Presence of COVID-19 antibodies indicates past infection and predicts risk of future disease
The presence of viral antibodies to SARS-CoV-2 can be used as a marker to predict protection against excess risk of future disease, as well as mark past disease. This according to a new study by researchers from the Karolinska University Hospital, KUH, and KTH, among them SciLifeLab group leader Peter Nilsson (KTH). The study was supported by the SciLifeLab Autoimmunity and Serology Profiling unit.
To be able to plan ahead and put control measures in place in the fight against COVID-19, it is important to know the role of infection when it comes to predicting the risk of sick leave among infected individuals.
Early on in the pandemic, the degree of asymptomatic virus transmission was largely unknown and researchers from KUH and KTH, supported by the SciLifeLab Autoimmunity and Serology Profiling unit, designed a study to gather further data.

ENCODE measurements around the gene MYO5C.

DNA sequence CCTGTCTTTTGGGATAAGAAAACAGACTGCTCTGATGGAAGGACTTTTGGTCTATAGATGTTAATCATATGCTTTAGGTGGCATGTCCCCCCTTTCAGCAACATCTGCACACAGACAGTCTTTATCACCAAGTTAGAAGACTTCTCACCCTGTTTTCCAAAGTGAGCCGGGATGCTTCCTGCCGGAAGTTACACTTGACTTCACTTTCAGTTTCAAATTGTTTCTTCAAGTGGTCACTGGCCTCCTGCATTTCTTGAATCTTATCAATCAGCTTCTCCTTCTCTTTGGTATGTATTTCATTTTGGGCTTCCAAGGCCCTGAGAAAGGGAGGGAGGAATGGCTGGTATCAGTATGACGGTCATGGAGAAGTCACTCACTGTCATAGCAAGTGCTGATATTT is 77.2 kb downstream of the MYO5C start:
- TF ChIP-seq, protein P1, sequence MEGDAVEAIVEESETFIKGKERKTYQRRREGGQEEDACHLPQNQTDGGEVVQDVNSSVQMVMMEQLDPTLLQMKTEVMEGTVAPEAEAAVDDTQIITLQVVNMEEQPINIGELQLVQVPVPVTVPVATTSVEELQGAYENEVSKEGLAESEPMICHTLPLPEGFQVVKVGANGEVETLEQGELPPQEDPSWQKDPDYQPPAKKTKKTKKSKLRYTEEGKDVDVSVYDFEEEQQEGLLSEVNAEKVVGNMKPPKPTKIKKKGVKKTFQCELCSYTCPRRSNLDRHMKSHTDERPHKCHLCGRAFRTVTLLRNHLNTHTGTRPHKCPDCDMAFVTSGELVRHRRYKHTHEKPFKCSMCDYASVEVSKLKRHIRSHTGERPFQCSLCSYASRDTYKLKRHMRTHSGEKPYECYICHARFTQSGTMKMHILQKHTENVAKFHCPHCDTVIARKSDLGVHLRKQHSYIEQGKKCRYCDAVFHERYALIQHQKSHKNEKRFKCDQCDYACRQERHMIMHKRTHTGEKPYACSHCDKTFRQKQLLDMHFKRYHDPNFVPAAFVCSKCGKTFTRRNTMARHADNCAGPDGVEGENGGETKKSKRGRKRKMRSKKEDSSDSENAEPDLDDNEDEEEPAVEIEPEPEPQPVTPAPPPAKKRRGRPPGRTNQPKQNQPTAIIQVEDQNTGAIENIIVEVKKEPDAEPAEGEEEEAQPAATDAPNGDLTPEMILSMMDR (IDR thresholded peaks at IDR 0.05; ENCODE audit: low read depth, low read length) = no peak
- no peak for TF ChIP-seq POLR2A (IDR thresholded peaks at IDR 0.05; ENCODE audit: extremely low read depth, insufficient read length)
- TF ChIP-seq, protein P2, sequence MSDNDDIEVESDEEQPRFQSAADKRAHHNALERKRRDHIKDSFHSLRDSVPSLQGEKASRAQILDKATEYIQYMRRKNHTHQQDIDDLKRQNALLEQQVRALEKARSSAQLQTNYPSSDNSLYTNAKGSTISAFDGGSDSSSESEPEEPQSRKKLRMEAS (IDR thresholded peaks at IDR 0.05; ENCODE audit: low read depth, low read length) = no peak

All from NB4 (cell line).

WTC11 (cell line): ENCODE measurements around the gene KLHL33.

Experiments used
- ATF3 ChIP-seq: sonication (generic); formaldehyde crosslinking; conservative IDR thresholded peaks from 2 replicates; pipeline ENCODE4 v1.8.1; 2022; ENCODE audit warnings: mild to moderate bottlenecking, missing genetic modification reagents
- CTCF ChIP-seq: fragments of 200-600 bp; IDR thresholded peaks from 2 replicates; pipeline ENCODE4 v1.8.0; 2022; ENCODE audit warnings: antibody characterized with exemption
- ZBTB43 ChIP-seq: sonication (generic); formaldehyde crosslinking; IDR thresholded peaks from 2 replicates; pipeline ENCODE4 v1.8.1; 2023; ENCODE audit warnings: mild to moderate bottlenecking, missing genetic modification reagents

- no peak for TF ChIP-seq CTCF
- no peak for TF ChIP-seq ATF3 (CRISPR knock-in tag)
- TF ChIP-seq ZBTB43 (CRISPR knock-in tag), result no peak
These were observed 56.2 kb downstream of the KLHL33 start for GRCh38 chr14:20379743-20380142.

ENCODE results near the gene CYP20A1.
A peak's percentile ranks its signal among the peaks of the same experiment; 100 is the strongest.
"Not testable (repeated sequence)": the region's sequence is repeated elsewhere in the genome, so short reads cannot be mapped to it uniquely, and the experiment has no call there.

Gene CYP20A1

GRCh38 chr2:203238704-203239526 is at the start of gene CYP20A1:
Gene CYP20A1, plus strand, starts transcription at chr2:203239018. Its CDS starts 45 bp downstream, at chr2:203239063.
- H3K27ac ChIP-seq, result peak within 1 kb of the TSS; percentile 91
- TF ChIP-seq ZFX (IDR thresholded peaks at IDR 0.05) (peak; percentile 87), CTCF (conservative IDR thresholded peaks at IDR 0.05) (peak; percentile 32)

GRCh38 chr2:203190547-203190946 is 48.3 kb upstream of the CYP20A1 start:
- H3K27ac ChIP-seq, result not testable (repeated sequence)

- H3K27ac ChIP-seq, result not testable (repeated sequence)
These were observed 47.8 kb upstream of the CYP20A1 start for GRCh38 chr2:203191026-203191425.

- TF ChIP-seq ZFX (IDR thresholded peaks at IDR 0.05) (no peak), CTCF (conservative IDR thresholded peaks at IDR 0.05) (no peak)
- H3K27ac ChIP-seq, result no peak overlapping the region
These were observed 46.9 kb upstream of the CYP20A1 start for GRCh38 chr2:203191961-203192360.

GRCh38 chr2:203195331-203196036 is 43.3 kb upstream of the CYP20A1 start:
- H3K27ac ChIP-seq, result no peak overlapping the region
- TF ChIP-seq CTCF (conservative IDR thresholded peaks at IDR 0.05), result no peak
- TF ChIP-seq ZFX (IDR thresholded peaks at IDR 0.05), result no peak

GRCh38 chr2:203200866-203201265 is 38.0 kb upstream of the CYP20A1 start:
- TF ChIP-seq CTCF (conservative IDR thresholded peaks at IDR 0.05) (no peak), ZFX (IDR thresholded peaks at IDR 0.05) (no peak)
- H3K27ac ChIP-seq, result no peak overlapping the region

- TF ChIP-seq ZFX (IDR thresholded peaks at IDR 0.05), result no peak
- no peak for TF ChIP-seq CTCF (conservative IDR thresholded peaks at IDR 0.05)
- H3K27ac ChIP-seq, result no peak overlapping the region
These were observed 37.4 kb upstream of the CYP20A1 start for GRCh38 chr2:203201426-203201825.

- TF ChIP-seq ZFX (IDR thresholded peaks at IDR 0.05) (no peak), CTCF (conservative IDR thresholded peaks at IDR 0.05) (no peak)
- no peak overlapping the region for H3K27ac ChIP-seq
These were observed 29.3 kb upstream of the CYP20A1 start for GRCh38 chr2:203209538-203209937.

“One way to find out was to compare antibody levels with sick leave”, says Peter Nilsson.
In a massive study with 12 928 consenting employees at the Karolinska University Hospital, the researchers collected blood samples to determine the presence of antibodies and compared them to participant sick leave records.
The researchers found that employees who had viral serum antibodies were not at any excess risk for future sick leave. At the same time, the presence of antibodies in participants was connected with a higher statistical chance of having been on sick leave in the weeks prior to testing.
Although it might sound like an obvious conclusion, it is important to have actual data supporting the assumption that people with antibodies often have been on sick leave during the weeks prior to testing.
The study was published in Nature scientific reports and can be read here.
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